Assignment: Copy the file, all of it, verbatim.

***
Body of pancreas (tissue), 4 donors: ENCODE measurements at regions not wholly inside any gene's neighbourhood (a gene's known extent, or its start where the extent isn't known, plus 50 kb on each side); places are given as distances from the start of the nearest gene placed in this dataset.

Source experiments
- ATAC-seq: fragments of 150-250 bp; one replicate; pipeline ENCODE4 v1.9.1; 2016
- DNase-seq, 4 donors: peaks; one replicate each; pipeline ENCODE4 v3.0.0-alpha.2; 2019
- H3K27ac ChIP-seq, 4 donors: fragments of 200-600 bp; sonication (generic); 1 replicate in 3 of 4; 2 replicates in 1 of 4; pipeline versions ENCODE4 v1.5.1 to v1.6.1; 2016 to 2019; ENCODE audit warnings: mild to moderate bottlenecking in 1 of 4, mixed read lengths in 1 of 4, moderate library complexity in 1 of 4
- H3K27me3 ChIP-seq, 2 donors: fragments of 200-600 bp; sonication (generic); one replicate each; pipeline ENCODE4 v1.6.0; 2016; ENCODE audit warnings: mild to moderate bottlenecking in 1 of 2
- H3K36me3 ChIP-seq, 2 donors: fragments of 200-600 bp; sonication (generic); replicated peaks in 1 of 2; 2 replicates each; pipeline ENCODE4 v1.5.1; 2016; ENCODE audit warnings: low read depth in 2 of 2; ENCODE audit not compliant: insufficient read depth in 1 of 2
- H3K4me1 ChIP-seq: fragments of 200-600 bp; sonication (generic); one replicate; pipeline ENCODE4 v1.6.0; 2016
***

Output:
Body of pancreas (tissue), 4 donors: ENCODE measurements at regions not wholly inside any gene's neighbourhood (a gene's known extent, or its start where the extent isn't known, plus 50 kb on each side); places are given as distances from the start of the nearest gene placed in this dataset.

Source experiments
- ATAC-seq: fragments of 150-250 bp; one replicate; pipeline ENCODE4 v1.9.1; 2016
- DNase-seq, 4 donors: peaks; one replicate each; pipeline ENCODE4 v3.0.0-alpha.2; 2019
- H3K27ac ChIP-seq, 4 donors: fragments of 200-600 bp; sonication (generic); 1 replicate in 3 of 4; 2 replicates in 1 of 4; pipeline versions ENCODE4 v1.5.1 to v1.6.1; 2016 to 2019; ENCODE audit warnings: mild to moderate bottlenecking in 1 of 4, mixed read lengths in 1 of 4, moderate library complexity in 1 of 4
- H3K27me3 ChIP-seq, 2 donors: fragments of 200-600 bp; sonication (generic); one replicate each; pipeline ENCODE4 v1.6.0; 2016; ENCODE audit warnings: mild to moderate bottlenecking in 1 of 2
- H3K36me3 ChIP-seq, 2 donors: fragments of 200-600 bp; sonication (generic); replicated peaks in 1 of 2; 2 replicates each; pipeline ENCODE4 v1.5.1; 2016; ENCODE audit warnings: low read depth in 2 of 2; ENCODE audit not compliant: insufficient read depth in 1 of 2
- H3K4me1 ChIP-seq: fragments of 200-600 bp; sonication (generic); one replicate; pipeline ENCODE4 v1.6.0; 2016